Mad Max: Fury Road
After a thirty year hiatus, the Kennedy Miller Productions / Village Roadshow Pictures Mad Max franchise returns with the 2015, R-rated, Mad Max: Fury Road. Once again George Miller directs and, this time, is also credited with co-writing. Tom Hardy replaces Mel Gibson as “Mad” Max Rockatansky. Charlize Theron Co-stars as Emperator Furiosa, whose character provides the film with its tag-line. Nicholas Hoult as Nux, Hugh Keays-Byrne (Toecutter in the first Mad Max movie) as Immortan Joe, Rosie Huntington-Whiteley as The Splendid Angharad, Riley Keough as Capable, Zoë Kravitz as Toast the Knowing, Abbey Lee as The Dag, and Courtney Eaton as Cheedo the Fragile are also given co-star billing.
Mad Max: Fury Road rightfully earned critical acclaim for effects, stunts and its action sequences. One reason for the praise is the vast majority of the stunt work, explosions and car chase scenes were filmed live and at speed. Green screen effects were only sparingly used to augment the live action. Furiosa’s mechanical arm is one example of how the green screen effects were used in this way. Using live action sequences is quite a departure from modern filmmaking, especially when considering the sheer volume of such scenes in Fury Road. The end result is that the action leaps off the screen in a way that is sometimes lacking when special effects are added in after the rest of the film is shot.
When I go to see a movie, I want to be transported into the world that the film portrays. When something in the film takes me out of that world, my enjoyment is diminished.
The movie also received recognition for its direction and screenplay. This is where many critics and I part ways. When I go to see a movie, I want to be transported into the world that the film portrays. When something in the film takes me out of that world, my enjoyment is diminished. If it is an isolated occurrence, I will usually give the movie a pass. Mad Max: Fury Road took me out of its post-apocalyptic world over and over again.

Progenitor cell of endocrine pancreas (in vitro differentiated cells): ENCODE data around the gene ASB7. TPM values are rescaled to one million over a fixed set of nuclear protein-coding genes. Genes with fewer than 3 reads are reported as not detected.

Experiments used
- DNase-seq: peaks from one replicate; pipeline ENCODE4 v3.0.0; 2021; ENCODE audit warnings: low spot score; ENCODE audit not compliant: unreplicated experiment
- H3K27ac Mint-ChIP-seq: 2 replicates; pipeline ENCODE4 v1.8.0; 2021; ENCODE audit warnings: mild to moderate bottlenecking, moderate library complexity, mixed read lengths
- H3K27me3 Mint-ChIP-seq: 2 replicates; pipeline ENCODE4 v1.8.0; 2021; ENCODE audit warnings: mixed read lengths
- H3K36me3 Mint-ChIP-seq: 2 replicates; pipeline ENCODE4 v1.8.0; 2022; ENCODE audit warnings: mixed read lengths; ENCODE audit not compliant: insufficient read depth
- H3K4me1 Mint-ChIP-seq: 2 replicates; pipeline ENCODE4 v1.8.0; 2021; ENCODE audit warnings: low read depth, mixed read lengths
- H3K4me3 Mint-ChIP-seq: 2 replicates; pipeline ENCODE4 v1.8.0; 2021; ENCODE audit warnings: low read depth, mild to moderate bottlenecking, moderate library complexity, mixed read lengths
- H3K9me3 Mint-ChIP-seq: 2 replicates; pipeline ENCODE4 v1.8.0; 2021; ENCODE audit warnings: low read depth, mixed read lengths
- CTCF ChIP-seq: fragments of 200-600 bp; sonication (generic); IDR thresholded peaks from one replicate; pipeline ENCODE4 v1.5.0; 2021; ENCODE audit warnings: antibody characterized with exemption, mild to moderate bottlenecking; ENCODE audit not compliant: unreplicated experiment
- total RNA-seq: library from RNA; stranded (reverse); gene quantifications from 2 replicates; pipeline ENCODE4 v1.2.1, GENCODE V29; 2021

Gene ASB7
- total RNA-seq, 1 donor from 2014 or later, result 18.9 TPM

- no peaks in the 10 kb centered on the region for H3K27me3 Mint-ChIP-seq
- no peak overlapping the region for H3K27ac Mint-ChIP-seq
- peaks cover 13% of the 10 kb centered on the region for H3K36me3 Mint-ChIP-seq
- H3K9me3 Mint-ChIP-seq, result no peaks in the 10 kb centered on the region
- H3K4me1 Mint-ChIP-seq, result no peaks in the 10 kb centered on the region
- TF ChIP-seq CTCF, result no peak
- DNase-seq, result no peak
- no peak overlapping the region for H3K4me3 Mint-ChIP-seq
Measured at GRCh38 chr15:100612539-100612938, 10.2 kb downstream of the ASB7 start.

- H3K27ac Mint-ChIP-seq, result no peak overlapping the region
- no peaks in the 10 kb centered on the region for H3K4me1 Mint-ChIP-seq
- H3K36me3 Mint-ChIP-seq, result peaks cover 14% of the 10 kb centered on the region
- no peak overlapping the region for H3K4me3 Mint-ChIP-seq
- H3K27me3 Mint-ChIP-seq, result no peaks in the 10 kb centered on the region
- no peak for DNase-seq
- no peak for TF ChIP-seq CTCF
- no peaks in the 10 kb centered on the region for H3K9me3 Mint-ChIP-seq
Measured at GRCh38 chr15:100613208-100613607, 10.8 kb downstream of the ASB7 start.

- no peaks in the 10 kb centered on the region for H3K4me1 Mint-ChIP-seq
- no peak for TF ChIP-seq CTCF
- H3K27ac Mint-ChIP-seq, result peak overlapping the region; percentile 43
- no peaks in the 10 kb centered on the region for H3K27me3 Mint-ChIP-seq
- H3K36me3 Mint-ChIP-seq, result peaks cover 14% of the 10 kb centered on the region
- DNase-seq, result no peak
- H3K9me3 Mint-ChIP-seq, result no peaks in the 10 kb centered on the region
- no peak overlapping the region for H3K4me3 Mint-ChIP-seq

In my opinion, a couple of the earlier Mad Max films, had weak plots. Unfortunately, Mad Max: Fury Road continued the trend. Not only is it weak, the plot of Fury Road makes a U-turn three quarters of the way through the film that had me scratching my head through to the end. This is just poor writing and inexcusable for a movie that was thirty years in the making. As noted above, if the plot twist was the only issue I had with the movie, I could have let it go. Unfortunately, there are also half a dozen “What-the-heck” (Edited for mass consumption) moments that just couldn’t be ignored. The constant interruption in my suspension of reality ruined this movie for me.
The final nail in the coffin for Fury Road comes from the action scenes themselves. As stated earlier, they are exceptionally produced. There are just too many of them with no real breaks in between. Fury Road started with the gas pedal floored and only let up, briefly, to change to a higher gear. The movie is, for all intents and purposes, a two and a half hour long car chase. By the climax of the movie where I should have been on the edge of my seat, the over-abundance of explosions and spectacular car wrecks had me yawning. Far too much emphasis is placed on the action and not nearly enough on the story and character development. In the end, I just didn’t care if the characters lived or died.
The movies opens with Max running from the War Boys. After a short chase, Max is captured and dragged back to Joe’s Citadel to be used as a “blood bag” for one of the War Boys, Nux. It is clear that the War Boys are all very sick. They are all ghostly pale and some are shown to have growths that appear to be tumors. The audience is only given a suggestion that the sickness is a form of radiation poisoning. It is also clear that the War Boys are a cult. They blindly follow Immortan Joe and will do anything he asks, without question.
After the War Boys are done dealing with Max, the focus of the film changes to a scene of Furiosa leading an armored convoy out on a run to get “guzzeleen.” She is driving a War Wagon that is pulling two trailers with which – supposedly - to transport the guzzeleen back to the Citadel. The tractor of the War Wagon has two engines with blowers sticking out of the hood (more on this later), and is an imposing rig. Halfway to “Gas Town” Furiosa makes a hard left into the desert. As she is the leader of this caravan, all of the support vehicles follow.